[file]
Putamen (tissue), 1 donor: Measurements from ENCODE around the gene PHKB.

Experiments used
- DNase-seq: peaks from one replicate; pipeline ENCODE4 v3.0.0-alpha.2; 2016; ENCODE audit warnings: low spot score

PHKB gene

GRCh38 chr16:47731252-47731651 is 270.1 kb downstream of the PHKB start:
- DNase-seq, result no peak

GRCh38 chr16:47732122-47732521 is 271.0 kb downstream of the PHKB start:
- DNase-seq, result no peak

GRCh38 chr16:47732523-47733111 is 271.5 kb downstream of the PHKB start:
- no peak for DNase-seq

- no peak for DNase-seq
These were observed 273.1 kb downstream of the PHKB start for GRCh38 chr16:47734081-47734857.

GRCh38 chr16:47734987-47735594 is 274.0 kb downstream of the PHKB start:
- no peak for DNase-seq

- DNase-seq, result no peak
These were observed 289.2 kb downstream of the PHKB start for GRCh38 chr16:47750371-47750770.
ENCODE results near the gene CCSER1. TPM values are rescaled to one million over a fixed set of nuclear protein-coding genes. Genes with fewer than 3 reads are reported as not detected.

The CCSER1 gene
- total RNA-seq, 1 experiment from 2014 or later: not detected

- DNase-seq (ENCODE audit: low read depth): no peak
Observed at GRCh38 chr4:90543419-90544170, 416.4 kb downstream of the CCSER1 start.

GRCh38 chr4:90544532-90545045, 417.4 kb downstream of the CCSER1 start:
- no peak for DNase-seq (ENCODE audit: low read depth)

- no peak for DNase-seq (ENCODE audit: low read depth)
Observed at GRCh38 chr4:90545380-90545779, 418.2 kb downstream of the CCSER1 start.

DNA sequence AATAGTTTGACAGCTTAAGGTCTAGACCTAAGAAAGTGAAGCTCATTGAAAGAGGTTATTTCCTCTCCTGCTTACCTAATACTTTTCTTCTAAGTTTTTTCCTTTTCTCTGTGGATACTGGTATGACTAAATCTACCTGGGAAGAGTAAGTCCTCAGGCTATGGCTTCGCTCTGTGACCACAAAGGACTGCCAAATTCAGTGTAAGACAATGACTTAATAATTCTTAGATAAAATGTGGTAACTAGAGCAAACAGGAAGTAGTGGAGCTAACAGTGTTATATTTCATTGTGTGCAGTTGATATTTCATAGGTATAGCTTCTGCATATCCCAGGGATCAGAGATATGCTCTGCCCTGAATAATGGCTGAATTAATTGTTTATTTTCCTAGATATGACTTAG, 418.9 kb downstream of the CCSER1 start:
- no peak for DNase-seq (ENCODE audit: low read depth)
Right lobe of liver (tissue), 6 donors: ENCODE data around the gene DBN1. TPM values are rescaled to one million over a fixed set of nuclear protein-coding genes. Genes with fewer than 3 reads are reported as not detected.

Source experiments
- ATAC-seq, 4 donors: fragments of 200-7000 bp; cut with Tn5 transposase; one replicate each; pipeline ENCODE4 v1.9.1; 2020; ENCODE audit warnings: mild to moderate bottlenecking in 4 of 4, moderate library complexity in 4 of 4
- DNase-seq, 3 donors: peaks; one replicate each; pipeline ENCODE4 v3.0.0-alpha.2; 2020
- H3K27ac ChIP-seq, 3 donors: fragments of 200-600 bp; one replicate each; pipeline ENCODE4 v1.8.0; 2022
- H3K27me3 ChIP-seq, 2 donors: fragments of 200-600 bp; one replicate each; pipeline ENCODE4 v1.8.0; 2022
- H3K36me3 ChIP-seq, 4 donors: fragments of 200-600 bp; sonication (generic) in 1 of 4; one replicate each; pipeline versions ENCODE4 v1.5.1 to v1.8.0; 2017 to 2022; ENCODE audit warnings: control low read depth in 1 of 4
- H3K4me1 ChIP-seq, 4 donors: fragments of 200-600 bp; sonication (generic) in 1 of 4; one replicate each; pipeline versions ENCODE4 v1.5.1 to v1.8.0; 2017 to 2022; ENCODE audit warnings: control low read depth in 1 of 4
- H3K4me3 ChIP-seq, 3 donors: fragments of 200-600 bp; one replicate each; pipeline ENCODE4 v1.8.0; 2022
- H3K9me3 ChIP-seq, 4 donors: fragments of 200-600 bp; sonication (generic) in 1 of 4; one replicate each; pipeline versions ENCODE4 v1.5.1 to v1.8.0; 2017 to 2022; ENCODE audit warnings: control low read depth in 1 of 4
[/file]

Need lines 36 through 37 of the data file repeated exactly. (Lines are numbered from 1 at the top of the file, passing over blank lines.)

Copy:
- H3K4me3 ChIP-seq, 3 donors: fragments of 200-600 bp; one replicate each; pipeline ENCODE4 v1.8.0; 2022
- H3K9me3 ChIP-seq, 4 donors: fragments of 200-600 bp; sonication (generic) in 1 of 4; one replicate each; pipeline versions ENCODE4 v1.5.1 to v1.8.0; 2017 to 2022; ENCODE audit warnings: control low read depth in 1 of 4